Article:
(Pocket-lint) - There are few games each year that the whole gaming community hangs on, and Fable 3 is one of those for 2010. It might be because this series from Lionhead Studios nicely straddles the RPG and action genres or it might just be that the first two in the saga were huge hits. Either way, Fable 3 doesn't disappoint - well just a tiny bit, but nothing serious.
Those who played and enjoyed Fable and/or Fable 2 should stop reading now and just go down to the shops and buy it. However, chances are that if that's the case, you've probably already got the thing on order and you're just taking a look at this review to get yourself keyed up for its arrival - half hoping that you pick up something juicy and you don't spoil anything for yourself. Well, we promise to tread that line carefully.
The game is set in the very same land of Albion that the other games are although you won't necessarily recognise it to begin with. Not only has the action moved on 50 years from when the last hero - you - trod the plains, but it all seems to be presented at slightly different angles. As it happens, the more adventuring you do, the more you realise you do recognise many of the same paths and city plans. The difference is that industrialisation has hit Albion and everything's all gone a little bit brown where it was generally green before. All the citizens are looking much more 18th century, only with an added twist anachronistically, from Earth's history.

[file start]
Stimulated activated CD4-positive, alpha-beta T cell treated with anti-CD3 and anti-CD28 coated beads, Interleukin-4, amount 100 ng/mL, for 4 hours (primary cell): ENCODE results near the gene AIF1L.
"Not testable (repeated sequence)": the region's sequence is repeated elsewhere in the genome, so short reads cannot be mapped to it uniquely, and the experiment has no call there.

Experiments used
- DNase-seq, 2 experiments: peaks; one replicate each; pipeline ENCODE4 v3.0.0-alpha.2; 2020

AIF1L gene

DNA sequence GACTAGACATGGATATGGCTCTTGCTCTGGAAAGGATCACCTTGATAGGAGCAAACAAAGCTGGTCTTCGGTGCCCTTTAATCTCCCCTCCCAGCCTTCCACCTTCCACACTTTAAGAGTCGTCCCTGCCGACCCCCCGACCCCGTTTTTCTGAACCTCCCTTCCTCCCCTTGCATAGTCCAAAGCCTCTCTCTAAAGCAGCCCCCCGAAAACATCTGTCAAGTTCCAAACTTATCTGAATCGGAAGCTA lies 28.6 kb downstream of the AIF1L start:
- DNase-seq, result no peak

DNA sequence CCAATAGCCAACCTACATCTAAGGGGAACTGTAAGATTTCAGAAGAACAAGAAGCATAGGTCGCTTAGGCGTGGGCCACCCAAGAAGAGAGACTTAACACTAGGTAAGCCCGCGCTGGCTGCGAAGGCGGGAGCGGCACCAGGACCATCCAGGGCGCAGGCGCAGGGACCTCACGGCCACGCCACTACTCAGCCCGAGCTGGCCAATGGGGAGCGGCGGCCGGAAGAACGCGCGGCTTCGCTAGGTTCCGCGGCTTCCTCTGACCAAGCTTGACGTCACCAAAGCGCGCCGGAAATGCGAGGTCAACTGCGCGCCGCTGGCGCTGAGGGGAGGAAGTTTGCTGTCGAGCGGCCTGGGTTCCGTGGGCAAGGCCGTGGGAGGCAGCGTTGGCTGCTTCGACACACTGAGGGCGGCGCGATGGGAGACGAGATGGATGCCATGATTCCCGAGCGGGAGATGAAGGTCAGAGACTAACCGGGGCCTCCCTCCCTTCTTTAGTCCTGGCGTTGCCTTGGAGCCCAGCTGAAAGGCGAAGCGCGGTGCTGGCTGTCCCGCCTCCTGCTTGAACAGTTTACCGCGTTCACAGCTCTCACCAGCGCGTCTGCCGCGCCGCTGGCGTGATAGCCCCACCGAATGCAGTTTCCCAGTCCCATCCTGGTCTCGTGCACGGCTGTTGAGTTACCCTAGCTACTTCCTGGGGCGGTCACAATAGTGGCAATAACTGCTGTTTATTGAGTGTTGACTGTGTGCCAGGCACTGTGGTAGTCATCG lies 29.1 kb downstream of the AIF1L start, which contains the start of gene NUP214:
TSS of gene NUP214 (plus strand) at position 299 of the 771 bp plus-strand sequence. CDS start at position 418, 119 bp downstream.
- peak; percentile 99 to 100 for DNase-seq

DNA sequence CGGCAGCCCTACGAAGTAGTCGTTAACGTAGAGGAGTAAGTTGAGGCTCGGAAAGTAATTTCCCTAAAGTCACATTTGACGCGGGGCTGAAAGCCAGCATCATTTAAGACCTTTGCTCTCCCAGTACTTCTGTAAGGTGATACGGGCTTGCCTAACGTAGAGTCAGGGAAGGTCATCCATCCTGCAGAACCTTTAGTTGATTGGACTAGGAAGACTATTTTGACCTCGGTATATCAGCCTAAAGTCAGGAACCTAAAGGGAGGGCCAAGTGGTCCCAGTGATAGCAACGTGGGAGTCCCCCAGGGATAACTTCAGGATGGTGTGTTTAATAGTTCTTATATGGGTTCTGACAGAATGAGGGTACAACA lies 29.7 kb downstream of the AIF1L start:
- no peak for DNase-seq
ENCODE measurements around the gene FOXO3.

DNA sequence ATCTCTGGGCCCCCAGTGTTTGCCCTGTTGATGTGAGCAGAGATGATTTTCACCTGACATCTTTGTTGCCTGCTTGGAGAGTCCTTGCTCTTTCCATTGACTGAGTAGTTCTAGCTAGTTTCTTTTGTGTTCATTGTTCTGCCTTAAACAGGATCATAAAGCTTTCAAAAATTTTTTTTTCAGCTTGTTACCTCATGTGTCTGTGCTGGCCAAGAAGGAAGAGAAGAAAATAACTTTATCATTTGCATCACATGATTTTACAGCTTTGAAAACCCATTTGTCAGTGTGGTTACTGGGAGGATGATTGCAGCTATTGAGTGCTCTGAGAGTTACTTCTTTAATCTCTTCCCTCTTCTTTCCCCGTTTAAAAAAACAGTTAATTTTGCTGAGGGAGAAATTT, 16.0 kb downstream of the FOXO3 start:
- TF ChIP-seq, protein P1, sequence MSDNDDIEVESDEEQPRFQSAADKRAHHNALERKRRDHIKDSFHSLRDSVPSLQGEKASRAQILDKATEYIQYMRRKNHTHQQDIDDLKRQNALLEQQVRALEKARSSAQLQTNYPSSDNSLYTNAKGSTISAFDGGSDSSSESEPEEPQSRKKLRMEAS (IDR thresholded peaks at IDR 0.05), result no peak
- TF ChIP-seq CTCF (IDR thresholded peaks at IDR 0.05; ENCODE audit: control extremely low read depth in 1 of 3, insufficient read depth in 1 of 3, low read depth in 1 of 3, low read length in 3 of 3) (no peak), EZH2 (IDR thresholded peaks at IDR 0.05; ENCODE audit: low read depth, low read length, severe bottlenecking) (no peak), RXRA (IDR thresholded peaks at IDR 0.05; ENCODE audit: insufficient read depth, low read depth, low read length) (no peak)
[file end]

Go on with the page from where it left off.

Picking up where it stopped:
To put it slightly unkindly, and don't let this put you off, the closest thing to it is probably the mechanisation meets frontier-land fantasy of the movie the Wild West. But the bottom line is that it works and it's a nice change from the classic taverns and fireplaces of your average goblins and battle axes fantasy RPG. That said, Fable 3 still contains all four of the above, but somehow it doesn’t quite feel like that's the main event.
One thing that helps it on, as ever, is the star studded cast of voice actors used for NPCs. Zoe Wanamaker and Stephen Fry reprise their roles as Theresa the Seer and the entirely selfish, bisexual pistoleer Reaver respectively, and they're joined by a supporting cast which includes Ben Kinglsey as a mountain dweller with a Welsh twang, Simon Pegg and even a cameo from Jonathan Ross as well. Most familiar of all though is John Cleese who plays Jasper, your loyal manservant, who you'll spend most time hearing, given he's in charge of what is essentially your 3D character sheet known as the Sanctuary.